Wednesday, March 13, 2013

Beijing is still stalling on North Korea

Kim Jong-un and the top brass pose for a picture
As long as instability on the Korean Peninsula continues to serve Beijing’s interests, China will not be a partner we can count on to rein in the crazies in Pyongyang 

Analysts and diplomats last week were hinting at a possible attitudinal shift in Beijing on the North Korea issue after China, Pyongyang’s longtime ally, voted for UN Security Council Resolution 2094, which imposes additional sanctions on North Korea to punish it for conducting its third nuclear test on Feb. 12. However, despite signaling displeasure with Pyongyang’s brinkmanship, Beijing does not yet seem willing to do what is required to stop its neighbor from flirting with weapons of Armageddon.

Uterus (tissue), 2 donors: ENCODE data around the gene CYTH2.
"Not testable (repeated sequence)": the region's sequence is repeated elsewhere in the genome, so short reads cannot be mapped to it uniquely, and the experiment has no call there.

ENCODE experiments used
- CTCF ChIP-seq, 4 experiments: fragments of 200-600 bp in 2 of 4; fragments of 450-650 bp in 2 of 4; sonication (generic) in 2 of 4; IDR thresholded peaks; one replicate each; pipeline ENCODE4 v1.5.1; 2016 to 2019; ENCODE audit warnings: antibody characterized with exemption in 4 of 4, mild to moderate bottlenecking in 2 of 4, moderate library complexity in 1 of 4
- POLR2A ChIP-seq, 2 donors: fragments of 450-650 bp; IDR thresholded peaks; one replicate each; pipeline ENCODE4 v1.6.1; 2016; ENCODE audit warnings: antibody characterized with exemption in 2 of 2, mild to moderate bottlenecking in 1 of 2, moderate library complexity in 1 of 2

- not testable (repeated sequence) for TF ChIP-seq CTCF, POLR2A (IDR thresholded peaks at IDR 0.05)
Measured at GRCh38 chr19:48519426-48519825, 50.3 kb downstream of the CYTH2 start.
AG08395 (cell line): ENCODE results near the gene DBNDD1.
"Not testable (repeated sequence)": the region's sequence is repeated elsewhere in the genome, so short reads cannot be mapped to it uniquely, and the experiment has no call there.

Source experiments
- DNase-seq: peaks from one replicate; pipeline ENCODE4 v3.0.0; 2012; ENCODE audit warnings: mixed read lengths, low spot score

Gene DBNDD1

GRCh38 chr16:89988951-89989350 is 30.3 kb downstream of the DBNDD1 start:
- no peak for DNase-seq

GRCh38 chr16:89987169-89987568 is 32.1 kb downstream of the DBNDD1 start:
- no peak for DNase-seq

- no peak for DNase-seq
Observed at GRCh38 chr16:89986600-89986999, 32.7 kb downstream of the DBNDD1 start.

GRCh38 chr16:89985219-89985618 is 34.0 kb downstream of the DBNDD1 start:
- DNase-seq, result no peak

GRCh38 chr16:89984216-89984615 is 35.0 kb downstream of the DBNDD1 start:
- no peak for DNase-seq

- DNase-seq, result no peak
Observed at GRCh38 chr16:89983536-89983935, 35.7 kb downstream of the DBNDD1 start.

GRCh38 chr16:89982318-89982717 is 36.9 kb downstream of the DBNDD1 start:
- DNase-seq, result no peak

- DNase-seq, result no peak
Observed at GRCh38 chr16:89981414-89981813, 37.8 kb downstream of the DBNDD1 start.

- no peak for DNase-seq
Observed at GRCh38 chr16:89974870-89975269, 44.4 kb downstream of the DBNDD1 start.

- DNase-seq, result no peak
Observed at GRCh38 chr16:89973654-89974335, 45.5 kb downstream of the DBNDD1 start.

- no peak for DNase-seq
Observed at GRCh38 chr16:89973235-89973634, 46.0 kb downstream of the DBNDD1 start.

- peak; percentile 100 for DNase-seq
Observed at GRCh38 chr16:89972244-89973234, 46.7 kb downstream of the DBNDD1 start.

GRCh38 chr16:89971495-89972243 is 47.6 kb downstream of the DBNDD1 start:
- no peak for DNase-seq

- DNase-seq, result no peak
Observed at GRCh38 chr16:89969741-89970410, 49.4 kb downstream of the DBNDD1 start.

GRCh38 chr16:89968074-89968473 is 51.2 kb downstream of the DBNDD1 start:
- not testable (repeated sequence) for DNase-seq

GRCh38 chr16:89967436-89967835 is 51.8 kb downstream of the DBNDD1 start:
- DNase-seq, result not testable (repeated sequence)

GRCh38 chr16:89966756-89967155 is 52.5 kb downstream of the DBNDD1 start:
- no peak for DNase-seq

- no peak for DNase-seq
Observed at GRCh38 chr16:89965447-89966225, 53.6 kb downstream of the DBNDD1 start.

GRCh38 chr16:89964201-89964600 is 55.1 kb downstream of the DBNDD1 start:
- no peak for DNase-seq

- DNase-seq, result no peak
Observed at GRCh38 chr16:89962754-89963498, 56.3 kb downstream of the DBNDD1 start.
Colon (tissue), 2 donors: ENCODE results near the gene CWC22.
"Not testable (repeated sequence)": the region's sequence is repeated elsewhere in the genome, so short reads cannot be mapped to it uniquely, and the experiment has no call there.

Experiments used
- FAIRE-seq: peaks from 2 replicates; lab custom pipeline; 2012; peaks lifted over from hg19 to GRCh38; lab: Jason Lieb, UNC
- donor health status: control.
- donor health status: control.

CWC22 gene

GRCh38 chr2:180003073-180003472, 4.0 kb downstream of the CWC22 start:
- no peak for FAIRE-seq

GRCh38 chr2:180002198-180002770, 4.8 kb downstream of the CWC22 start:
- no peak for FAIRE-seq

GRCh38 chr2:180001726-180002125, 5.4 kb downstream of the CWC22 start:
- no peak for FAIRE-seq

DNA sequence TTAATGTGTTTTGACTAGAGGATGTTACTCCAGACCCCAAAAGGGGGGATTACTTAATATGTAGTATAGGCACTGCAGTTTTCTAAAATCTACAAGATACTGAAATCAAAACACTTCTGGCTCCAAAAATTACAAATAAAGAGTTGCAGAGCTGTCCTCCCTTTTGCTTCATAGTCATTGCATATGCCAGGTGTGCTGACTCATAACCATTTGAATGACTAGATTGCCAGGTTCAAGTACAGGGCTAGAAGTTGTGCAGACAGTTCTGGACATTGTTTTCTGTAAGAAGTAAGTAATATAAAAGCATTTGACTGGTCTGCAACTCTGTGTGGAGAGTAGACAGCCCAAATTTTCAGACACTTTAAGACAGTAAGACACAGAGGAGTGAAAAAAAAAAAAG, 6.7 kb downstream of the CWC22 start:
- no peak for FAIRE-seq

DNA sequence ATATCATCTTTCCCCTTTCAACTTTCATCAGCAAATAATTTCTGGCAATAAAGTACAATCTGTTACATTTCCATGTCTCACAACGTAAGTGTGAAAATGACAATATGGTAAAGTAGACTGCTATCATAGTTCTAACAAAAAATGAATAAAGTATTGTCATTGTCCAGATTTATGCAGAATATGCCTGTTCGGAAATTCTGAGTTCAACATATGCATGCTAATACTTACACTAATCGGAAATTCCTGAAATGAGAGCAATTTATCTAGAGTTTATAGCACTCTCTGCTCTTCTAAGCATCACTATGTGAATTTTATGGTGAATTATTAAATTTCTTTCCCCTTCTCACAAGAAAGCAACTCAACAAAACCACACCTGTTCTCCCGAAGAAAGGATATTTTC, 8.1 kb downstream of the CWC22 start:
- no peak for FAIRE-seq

The signs on Thursday last week were promising: Beijing had signed on to the latest round of sanctions, while some influential figures, such as retired People’s Liberation Army major general Luo Yuan (羅援), a prominent foreign policy hawk, were warning North Korea that although both nations had been “comrade[s] and brothers-in-arms in the past,” if Pyongyang harmed China’s national interests, “we’ll get even with you.”

However, if the reports that emerged on Monday are any indication, the optimism may have been a little premature. Beijing’s apparent change of heart might be nothing more than cosmetic.

My unsigned editorial, published today in the Taipei Times, continues here.

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